DEPARTMENT OF UROLOGY - EDUCATION

News

For immediate release
July 23, 2008

For more information
Joseph Douglas
212-308-1414

University of Texas Health Science Center at San Antonio to Participate in American Geriatrics Society/John A. Hartford Foundation Program Aimed at Better Preparing Surgical and Other Specialty Residents to Care for Older Patients

Joseph Basler, MD, representing the Department of Urology at the University of Texas Health Science Center has been selected to participate in the 2008-2010 Geriatrics Education for Specialty Residents (GSR) Program, a component of the AGS/Hartford Foundation funded Geriatrics-for-Specialists Initiative (GSI). The Co-PI is Elizabeth Glazier, Department of Medicine.

The GSR program, which has been supported by the John A. Hartford Foundation since 2001, supports collaborations between surgical and related medical specialty faculty and geriatrics faculty at medical schools and hospitals in ten targeted specialties. Working as a team, the faculty members develop, initiate, and evaluate model initiatives that integrate geriatrics into surgical and related specialty residency training. Each two-year GSR grant of $40,000 supports curricular innovations at each team's home institution. GSR-DG grants range up to $25,000 each.

"As the Institute of Medicine’s recent landmark report warns, we must take immediate steps to train healthcare providers to meet the unique healthcare needs of our rapidly growing population of older adults. Programs such as the GSR and GSR-DG are essential to ensuring that surgical and other specialists are prepared to care for aging patients, who have very different medical needs than younger adults," said GSR Project Director Ronnie Ann Rosenthal, Associate Professor of Surgery at Yale University. "We are extremely pleased to be able to award both 20 new GSR grants and the new GSR-DG grants this year."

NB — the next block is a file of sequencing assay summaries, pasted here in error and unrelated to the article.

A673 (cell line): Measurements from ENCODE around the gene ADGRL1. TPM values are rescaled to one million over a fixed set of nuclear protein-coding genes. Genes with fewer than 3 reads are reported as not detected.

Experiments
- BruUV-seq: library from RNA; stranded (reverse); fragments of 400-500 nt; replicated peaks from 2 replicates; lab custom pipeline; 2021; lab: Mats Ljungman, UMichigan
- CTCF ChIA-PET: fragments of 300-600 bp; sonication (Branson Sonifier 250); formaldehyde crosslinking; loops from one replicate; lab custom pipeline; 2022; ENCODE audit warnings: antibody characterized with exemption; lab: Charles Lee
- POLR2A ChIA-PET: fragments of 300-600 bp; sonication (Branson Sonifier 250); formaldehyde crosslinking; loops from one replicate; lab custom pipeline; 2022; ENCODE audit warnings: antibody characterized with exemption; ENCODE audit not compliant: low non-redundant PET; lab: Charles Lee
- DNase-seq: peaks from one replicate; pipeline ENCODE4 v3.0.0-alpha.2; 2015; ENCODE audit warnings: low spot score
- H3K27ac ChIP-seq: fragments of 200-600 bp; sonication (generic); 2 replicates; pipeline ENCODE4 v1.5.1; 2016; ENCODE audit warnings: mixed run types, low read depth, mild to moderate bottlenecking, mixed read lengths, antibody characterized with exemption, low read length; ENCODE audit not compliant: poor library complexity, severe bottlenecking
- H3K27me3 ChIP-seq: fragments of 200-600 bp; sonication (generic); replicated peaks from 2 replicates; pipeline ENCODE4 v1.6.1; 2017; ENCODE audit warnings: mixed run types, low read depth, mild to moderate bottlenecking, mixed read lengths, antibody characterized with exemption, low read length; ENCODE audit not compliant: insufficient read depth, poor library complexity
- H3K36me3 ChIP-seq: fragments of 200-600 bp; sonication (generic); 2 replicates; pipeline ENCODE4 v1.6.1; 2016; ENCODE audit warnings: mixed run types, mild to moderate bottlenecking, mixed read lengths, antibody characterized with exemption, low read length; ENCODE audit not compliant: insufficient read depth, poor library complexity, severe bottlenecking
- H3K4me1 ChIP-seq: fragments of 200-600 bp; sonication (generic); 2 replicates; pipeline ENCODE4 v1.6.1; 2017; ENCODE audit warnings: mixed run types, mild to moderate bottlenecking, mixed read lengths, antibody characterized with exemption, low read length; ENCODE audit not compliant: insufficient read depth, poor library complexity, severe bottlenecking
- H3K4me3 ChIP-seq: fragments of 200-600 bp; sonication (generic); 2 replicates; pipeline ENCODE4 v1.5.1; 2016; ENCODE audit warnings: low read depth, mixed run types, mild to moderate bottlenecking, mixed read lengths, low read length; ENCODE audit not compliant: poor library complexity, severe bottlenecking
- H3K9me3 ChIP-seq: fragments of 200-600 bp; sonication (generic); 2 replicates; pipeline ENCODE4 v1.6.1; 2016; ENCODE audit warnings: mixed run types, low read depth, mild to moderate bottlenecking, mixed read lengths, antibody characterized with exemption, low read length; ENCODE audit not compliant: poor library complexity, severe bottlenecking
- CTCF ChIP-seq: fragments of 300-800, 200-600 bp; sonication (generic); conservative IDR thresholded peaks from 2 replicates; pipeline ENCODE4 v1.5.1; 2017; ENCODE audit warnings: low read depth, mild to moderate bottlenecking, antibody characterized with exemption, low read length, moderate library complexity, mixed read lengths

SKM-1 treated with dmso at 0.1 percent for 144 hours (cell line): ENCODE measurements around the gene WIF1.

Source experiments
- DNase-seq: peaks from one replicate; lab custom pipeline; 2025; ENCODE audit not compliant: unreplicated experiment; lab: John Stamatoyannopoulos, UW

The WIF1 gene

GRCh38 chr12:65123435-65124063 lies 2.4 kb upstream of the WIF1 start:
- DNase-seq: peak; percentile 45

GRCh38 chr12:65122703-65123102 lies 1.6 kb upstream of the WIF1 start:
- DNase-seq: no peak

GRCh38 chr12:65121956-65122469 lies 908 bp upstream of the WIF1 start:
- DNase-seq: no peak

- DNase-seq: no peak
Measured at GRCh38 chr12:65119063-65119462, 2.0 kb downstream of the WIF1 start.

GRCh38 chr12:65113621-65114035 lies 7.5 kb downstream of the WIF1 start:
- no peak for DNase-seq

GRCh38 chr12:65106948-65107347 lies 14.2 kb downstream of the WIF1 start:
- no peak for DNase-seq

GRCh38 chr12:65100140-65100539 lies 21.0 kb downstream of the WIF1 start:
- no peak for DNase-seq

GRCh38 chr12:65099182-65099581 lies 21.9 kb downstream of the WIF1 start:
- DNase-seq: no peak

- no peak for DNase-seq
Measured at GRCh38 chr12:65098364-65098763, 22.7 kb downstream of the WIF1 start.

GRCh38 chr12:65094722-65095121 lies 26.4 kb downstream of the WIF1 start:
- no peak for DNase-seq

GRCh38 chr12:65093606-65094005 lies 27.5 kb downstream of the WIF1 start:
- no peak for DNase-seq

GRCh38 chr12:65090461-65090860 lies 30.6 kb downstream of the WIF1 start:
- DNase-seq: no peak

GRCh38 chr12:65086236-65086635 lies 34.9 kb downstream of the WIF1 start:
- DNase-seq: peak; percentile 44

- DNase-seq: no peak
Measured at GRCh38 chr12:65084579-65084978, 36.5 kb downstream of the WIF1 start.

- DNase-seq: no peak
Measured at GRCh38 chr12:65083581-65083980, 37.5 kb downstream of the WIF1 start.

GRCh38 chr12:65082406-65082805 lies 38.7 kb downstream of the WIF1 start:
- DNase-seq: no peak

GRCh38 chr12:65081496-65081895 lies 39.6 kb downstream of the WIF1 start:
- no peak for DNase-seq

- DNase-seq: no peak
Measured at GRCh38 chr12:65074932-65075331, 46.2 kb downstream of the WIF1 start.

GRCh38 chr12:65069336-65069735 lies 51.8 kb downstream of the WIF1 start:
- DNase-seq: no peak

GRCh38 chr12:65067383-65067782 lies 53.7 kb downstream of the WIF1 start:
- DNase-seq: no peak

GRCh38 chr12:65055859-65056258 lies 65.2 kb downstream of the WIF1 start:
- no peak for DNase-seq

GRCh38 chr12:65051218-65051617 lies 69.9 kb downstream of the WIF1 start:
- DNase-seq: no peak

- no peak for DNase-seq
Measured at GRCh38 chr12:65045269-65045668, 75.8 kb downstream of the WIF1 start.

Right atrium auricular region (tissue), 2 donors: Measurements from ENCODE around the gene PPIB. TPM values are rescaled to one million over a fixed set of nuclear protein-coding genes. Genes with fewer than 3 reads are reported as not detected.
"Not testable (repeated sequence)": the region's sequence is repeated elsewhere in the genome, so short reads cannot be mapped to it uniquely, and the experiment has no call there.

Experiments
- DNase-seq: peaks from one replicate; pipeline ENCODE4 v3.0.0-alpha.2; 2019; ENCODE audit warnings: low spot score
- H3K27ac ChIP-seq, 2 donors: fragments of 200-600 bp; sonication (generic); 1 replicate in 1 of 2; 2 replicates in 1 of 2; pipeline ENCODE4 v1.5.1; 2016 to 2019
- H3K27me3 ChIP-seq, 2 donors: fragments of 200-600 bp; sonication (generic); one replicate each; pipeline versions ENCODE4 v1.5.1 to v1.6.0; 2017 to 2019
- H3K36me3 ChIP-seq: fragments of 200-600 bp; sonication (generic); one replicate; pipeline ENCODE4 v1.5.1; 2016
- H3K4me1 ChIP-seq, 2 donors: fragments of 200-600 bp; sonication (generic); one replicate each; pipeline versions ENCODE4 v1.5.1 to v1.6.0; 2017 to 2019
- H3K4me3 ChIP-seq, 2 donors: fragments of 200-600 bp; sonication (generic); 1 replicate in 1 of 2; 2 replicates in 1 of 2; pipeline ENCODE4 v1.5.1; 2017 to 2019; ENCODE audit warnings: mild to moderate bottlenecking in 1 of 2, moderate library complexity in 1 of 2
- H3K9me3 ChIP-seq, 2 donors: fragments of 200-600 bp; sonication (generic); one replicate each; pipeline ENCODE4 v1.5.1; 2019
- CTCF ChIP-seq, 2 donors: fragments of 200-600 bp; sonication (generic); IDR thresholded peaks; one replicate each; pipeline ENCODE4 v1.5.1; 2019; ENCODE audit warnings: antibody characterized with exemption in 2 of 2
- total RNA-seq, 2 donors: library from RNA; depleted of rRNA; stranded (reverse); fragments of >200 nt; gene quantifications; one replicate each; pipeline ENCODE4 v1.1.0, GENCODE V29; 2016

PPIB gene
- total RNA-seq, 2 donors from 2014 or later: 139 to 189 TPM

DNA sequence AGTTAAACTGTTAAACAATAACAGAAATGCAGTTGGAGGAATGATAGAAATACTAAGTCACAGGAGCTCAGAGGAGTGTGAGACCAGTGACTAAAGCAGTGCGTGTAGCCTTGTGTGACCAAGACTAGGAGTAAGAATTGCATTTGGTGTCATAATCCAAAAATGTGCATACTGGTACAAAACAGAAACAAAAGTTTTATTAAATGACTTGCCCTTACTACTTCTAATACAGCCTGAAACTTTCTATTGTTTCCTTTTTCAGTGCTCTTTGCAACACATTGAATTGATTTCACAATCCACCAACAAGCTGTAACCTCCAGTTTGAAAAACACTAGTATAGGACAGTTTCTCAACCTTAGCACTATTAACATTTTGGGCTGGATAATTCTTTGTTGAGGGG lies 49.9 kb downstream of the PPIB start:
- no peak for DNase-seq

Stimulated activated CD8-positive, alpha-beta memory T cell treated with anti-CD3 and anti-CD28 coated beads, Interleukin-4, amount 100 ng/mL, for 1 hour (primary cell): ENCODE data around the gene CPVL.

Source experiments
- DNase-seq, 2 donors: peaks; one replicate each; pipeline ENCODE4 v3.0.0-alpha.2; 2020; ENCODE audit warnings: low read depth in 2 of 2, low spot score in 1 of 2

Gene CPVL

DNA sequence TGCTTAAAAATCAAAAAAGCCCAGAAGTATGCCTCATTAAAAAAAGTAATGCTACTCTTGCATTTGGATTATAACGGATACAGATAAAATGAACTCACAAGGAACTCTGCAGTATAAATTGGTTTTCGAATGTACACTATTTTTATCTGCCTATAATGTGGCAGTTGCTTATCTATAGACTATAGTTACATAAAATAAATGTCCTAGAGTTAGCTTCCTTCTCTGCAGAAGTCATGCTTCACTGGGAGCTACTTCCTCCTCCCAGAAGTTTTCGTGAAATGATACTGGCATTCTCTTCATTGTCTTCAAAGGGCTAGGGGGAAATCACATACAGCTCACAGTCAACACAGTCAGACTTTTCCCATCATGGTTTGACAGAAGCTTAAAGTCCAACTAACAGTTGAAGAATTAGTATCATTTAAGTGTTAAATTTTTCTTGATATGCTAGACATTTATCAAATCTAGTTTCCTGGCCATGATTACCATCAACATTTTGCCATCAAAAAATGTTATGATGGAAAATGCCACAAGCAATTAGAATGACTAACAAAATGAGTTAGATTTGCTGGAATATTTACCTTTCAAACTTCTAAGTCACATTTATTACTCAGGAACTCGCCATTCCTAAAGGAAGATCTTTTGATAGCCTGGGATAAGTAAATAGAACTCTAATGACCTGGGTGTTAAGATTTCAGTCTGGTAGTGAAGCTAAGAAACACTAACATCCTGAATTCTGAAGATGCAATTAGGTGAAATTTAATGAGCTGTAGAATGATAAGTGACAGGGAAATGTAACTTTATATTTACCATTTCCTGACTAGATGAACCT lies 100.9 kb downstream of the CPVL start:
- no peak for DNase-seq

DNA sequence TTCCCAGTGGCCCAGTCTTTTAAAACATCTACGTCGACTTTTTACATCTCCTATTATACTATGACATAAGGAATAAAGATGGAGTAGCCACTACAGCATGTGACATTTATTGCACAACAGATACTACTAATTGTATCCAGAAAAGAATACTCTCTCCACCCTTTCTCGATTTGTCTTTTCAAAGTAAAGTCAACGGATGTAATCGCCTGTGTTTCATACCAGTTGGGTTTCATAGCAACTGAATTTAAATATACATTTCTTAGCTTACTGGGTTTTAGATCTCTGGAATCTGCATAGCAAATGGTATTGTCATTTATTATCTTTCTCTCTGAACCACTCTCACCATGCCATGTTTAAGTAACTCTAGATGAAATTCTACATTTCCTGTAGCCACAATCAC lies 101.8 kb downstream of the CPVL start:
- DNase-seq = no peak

The GSR is part of the AGS' larger Geriatrics-for-Specialists' Initiative (GSI), also funded by the John A. Hartford Foundation, which aims to help prepare surgeons and other medical specialists provide healthcare tailored to the unique needs of older adults. The AGS' Section for Surgical and Related Medical Specialties oversees the GSI, which targets ten specialties – anesthesiology, emergency medicine, general surgery, gynecology, ophthalmology, orthopedic surgery, otolaryngology, physical medicine and rehabilitation, thoracic surgery and urology.

Since the GSR was established in 2001, the initiative has supported 66 collaborations that have enhanced training for surgical and related specialty residents in medical schools and hospitals throughout the country. Many U.S. training programs, however, still lack curricula specific to the care of older patients. The goal of the GSR is to change this. The GSR does this in two ways. It fosters the development of geriatric education curricula for specialty trainees, thereby enabling these trainees to acquire the knowledge and skills to provide quality care for older patients. By focusing on these trainees, it also ensures that their knowledge is disseminated further when these individuals then teach colleagues, faculty and students in return.

The American Geriatrics Society (AGS) Founded in 1942, the American Geriatrics Society (AGS) is the leading clinical society devoted to the care of older adults. The AGS promotes high quality, comprehensive and accessible care for America’s older population, including those who are chronically ill and disabled. The organization provides leadership to health care professionals, policy makers and the public by developing, implementing and advocating programs in patient care, research, professional and public education and public policy.

The John A. Hartford Foundation is a private philanthropy established in 1929 by John A. Hartford. Mr. Hartford and his brother, George L. Hartford, both former chief executives of The Great Atlantic and Pacific Tea Company, left the bulk of their estates to the Foundation upon their deaths in the 1950s. Since 1979, the Foundation has focused its support on improving the organization and financing of health care and assisting the health care system to accommodate the nation's aging population.